Ambassador Baker explains U.S. Iraq policy on Japanese TV

Ambassador Howard H. Baker, Jr.
Interview on TV-Asahi's "News Station"

February 26, 2003

QUESTION: The Japanese people don't understand why the United States wants to attack Iraq and whether such an attack would be justified.

AMBASSADOR BAKER: First of all, the United States does not feel - and certainly the President does not feel - that conflict is inevitable. Indeed, less than three weeks ago, I had the opportunity to visit with President Bush at the White House, in the Oval Office, and he told me then, firsthand and categorically, that war certainly was not his wish and desire - and he wished for a peaceful resolution of the Iraqi issue. But he also pointed out, as he has often, that Saddam Hussein's possession of weapons of mass destruction, his oppression of his people, was a challenge to good order and to civilization throughout the world.

QUESTION: Since September 11, President Bush has said: "From now on, there is a war against terror." In line with this, talk of an attack against Iraq arose. In other words, wasn't it at first talk of a war against terrorism and then of an attack against Iraq?

AMBASSADOR BAKER: Well, I think they go hand in hand. I think that in a way they're the same, and in a way they're different. Certainly, they are coincidental, as you suggest, in the aftermath of 9/11. After all, 9/11 was a great trauma, not only to the United States, but throughout the world, because the unprincipled and massive attack on America in New York and Pennsylvania and Washington at the Pentagon was virtually unprecedented in modern history, and the American people and the American government reacted very badly to that.

QUESTION: The United States has accused Al Qaeda of causing the September 11 terrorist attacks. Was Iraq chosen to make a protest against because Al Qaeda and Iraq's connection is the strongest?

AMBASSADOR BAKER: No, I don't think so. I think it has been observed that there is some sort of linkage between Al Qaeda and Iraq. But I think that American policy with respect to Iraq and the danger of their weapons of mass destruction and the danger of the irresponsibility of Saddam Hussein are separate. They are parallel concerns, but they are not the same concern.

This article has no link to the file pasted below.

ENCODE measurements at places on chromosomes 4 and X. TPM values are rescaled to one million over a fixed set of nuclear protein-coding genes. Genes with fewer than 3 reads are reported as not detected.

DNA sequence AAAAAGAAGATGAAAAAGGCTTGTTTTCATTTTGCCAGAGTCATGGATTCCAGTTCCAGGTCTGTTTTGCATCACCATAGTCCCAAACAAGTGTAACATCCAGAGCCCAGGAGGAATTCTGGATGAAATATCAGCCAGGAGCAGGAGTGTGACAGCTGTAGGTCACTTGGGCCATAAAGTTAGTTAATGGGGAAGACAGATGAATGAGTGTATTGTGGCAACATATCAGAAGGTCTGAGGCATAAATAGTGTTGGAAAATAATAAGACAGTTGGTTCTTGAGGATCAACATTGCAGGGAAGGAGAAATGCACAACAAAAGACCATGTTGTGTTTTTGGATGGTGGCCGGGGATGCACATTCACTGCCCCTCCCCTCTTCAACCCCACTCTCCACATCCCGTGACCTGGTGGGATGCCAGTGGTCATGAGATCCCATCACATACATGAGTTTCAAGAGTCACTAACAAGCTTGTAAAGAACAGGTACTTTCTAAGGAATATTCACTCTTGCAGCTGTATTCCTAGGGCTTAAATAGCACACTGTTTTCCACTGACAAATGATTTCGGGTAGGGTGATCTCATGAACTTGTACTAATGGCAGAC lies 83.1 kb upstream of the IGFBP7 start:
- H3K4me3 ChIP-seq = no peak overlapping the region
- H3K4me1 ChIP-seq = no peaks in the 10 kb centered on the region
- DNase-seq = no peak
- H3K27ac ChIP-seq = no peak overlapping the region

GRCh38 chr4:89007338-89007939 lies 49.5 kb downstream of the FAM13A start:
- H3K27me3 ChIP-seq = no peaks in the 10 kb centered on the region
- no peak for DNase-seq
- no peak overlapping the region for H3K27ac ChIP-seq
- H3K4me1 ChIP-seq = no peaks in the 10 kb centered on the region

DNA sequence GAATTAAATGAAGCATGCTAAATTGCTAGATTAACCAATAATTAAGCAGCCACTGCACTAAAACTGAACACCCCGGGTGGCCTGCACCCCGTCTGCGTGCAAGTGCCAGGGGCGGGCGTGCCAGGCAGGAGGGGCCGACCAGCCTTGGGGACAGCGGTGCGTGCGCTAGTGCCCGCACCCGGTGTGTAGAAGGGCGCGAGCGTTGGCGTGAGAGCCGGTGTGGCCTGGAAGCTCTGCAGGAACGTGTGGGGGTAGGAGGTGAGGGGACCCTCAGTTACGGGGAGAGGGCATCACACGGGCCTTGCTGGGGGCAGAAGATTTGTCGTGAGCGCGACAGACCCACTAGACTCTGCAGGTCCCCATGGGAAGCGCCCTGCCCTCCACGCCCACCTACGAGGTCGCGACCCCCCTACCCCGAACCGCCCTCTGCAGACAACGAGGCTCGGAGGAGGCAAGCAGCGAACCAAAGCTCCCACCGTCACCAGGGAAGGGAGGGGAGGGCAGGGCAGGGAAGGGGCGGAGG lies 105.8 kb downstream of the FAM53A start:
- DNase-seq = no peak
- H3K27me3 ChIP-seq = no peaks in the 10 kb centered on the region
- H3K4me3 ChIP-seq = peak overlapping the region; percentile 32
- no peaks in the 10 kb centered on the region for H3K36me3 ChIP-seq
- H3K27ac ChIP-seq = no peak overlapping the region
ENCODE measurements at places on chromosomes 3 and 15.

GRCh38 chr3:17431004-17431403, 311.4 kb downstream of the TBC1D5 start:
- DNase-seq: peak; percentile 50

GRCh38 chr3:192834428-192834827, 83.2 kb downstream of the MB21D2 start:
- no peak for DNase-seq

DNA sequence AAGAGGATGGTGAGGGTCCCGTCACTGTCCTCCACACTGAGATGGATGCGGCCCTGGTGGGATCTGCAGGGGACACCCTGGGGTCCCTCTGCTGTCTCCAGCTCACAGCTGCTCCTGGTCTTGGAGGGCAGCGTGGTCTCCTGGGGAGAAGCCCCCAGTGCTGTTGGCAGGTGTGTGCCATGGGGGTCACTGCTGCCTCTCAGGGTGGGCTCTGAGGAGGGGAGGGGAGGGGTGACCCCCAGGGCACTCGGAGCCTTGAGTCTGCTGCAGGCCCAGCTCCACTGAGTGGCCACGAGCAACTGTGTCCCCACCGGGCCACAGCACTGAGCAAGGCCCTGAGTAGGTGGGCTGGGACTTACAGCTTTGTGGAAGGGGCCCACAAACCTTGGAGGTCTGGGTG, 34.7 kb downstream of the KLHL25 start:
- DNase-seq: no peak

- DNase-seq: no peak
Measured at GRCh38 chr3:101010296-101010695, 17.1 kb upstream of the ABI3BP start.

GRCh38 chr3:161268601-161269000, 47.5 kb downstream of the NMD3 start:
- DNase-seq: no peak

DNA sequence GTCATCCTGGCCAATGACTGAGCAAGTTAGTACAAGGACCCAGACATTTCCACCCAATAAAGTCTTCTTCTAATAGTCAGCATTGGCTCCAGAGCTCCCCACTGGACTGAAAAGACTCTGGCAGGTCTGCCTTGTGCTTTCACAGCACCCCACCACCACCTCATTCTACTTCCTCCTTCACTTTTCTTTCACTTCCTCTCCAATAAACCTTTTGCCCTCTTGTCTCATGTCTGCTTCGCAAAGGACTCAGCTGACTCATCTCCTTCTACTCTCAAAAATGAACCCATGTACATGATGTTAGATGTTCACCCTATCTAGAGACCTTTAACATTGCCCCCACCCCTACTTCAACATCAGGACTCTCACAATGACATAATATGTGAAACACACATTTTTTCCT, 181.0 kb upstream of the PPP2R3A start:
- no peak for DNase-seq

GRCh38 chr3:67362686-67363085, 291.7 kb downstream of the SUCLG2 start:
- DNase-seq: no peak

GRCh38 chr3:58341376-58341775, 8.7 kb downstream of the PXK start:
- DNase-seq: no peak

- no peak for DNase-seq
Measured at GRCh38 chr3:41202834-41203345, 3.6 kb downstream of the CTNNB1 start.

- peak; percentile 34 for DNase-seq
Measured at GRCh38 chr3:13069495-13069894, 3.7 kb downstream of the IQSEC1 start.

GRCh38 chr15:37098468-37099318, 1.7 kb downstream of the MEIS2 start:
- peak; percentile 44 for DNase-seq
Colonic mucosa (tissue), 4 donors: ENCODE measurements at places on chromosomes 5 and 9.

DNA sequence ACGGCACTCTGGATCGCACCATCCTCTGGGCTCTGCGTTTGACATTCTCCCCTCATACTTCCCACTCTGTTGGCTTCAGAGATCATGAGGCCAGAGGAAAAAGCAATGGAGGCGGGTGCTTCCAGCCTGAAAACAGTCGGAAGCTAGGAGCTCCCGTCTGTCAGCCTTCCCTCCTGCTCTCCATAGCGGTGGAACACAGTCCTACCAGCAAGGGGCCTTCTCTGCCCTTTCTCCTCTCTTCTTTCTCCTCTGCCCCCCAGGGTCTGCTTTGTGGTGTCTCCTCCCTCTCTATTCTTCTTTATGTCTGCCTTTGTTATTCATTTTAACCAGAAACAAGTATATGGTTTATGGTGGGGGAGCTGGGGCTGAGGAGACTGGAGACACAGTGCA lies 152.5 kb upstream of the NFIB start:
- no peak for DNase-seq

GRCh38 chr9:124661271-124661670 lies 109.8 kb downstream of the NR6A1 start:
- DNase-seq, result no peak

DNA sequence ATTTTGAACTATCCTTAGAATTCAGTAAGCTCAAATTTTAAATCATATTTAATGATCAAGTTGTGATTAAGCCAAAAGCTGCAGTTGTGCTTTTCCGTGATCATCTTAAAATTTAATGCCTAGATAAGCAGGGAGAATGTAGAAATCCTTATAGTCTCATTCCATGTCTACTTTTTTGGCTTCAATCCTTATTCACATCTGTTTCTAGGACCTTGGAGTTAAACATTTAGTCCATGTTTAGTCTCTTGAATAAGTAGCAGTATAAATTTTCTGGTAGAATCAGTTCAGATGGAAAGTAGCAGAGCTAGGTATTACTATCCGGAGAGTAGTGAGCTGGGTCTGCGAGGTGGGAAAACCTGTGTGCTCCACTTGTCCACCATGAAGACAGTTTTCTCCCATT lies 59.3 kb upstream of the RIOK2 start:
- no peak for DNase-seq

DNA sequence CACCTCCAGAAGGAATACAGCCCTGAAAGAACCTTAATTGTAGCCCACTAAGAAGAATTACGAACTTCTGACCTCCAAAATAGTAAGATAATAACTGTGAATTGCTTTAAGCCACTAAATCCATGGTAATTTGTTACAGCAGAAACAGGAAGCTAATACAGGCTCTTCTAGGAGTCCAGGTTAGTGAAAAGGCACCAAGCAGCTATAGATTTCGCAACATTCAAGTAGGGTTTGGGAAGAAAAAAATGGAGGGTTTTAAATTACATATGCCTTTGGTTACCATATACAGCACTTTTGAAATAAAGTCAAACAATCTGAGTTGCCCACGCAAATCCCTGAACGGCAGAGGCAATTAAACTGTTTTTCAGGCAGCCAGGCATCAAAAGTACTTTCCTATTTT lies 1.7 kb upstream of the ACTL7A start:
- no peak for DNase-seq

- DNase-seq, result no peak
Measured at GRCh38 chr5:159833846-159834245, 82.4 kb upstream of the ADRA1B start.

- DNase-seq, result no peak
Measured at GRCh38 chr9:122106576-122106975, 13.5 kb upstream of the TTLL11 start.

QUESTION: About ten years ago, the United States military led a coalition to throw Iraq out of Kuwait. [This coalition] stopped at the Iraq border. Because of that, the Saddam Hussein regime didn't collapse. There are many voices of regret from within the United States: "Now that there's a chance, we must get rid of Saddam Hussein. At that time, why didn't we go all the way to get Iraq ten years ago?" Isn't there this kind of feeling within the United States?

AMBASSADOR BAKER: No, I don't believe it is the question.

QUESTION: The United States wants to somehow adopt a new Security Council resolution on March 7. This resolution would give Iraq one final chance, and then soon after that there would be action. So does this mean that a war will start soon after March 7?

AMBASSADOR BAKER: Well, I can't tell you that. I do know that a second resolution, so-called - actually it's the eighteenth resolution - has been introduced by the United States, by Great Britain and others in the Security Council. I do know that no time has been set for the consideration of that resolution. The Security Council will do that in its own good time, but I would anticipate that it would be sooner rather than later.

QUESTION: These are the results of a public opinion poll in Japan. The result of the polls by "News Station" and Asahi Shimbun were mostly the same: 79% were against attacking Iraq - close to 80% of the Japanese people were against an attack. But most didn't think that Iraq was cooperating with the inspections. So the result of the polls was that Iraq is not cooperating with the inspections, but that it shouldn't be attacked. What do you think about this, Mr. Ambassador?